The first report from a big public-private project to improve genetic testing reveals it is not as rock solid as many people believe, with flaws that result in some people wrongly advised to worry about a disease risk and others wrongly told they can relax.
Researchers say the study shows the need for consumers to be careful about choosing where to have a gene test done and acting on the results, such as having or forgoing a preventive surgery.
"We have very clear documentation that there are differences in what patients are getting" in terms of how tests on the same gene variations are interpreted, said the study leader, Heidi Rehm, genetics lab chief at Brigham and Women's Hospital in Boston.
When deciding to get tested, either through a doctor's office or by sending in a swab to a private company, "patients need to choose labs that are sharing their data" with the broader research community so scientists can compare and learn from the results and make testing more accurate for everyone, she said.
Dozens of companies now offer gene tests to gauge a person's risk of developing various disorders. One of the newest tests on the market costs $250 and checks about 20 genes that can affect breast cancer risk.
But not all gene mutations, or variants, are equal. Some raise risk a lot, others just a little, and some not at all. Most are of unknown significance—a quandary for doctors and patients alike. And most variants are uncommon, making it even tougher to figure out which ones matter and how much.
To solve these mysteries and give patients better information, the U.S. government several years ago helped form and fund ClinVar, a database for researchers around the world to pool gene findings, coded to keep patients' identities confidential. More than 300 labs contribute to it, including universities such as Harvard and Emory and some private companies such as Ambry Genetics and GeneDX.
On Wednesday, the group made its first report at a conference in Washington. The study also was published online by the New England Journal of Medicine.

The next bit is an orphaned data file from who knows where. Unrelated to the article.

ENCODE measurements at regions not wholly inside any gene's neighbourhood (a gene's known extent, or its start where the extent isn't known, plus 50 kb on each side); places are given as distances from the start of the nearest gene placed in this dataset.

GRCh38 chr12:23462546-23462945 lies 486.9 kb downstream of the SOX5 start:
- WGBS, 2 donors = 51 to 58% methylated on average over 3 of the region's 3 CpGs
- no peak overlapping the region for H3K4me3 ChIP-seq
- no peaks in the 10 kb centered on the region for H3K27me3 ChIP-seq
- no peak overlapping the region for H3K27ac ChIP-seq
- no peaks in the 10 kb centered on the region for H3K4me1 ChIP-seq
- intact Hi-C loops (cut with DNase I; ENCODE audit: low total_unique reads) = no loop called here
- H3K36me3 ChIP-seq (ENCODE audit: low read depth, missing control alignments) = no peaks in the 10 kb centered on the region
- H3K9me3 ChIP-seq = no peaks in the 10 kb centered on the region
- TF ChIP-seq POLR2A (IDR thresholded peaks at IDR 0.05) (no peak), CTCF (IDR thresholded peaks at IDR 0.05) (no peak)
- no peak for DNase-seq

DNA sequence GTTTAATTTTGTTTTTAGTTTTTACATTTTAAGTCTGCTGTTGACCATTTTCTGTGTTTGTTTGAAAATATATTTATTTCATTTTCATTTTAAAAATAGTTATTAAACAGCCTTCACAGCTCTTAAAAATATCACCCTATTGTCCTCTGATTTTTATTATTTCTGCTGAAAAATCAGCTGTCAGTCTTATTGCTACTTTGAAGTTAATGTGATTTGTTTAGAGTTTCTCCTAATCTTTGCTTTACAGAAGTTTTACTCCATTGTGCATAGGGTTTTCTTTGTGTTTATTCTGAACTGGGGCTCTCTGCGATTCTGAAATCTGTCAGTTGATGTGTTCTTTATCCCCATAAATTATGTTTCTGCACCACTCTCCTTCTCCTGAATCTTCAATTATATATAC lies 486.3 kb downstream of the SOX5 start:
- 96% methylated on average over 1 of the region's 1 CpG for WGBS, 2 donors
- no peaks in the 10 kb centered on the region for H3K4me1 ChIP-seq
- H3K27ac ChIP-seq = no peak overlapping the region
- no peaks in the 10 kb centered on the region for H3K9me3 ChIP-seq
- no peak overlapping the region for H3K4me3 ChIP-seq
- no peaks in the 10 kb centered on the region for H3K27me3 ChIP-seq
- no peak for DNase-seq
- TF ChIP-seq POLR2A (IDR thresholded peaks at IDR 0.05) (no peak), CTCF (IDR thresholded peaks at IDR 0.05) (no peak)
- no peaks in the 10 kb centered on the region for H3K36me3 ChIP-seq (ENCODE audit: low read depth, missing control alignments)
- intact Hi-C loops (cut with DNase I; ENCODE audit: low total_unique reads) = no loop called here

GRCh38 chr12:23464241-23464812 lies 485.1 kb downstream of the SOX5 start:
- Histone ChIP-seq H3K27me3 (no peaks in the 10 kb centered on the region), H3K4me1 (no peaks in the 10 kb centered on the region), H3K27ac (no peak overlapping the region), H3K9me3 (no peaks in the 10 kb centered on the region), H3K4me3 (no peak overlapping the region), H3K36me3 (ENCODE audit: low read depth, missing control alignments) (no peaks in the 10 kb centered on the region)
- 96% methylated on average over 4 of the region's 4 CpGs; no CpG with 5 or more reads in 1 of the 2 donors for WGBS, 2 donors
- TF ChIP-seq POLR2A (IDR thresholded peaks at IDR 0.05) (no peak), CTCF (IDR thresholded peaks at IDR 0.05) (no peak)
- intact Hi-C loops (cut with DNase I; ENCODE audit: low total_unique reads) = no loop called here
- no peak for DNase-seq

So far, the project has tracked more than 172,000 variants in nearly 23,000 genes, a small portion of the millions known to exist but some of the more common ones that have been identified.
More than 118,000 of these variants have an effect on the risk for a disease â and 11 percent have been analyzed by more than one lab so results can be compared. In 17 percent of those cases, labs interpreted the findings differently, as either raising the risk of a disease, having no effect on it or having an unknown effect.
At least 415 gene variants now have different interpretations that could sway a medical decision, such as whether to have healthy breasts or ovaries removed to lower the risk of cancer, or to get a medical device such as an implanted defibrillator to cut the risk of sudden cardiac death.
"The magnitude of this problem is bigger than most people thought," said Michael Watson, executive director of the American College of Medical Genetics and Genomics, one of the study's authors and a partner in the data pooling project.
And it can harm patients. Rehm described a woman who had genetic testing and wrongly was told she did not have elevated risks for breast cancer. She later developed the disease but could have had preventive surgery had the right gene analyses been done.
An independent expert, Dr. Eric Topol, director of the Scripps Translational Science Institute in La Jolla, California, commended the study leaders and the database project for "cleaning up the mess" from labs that have not shared data in the past.
"We need millions of people sequenced, sharing all the data," to make things better, he said. With more sharing, the mystery gene variant problem " will largely go away, but that's going to take a few years at least."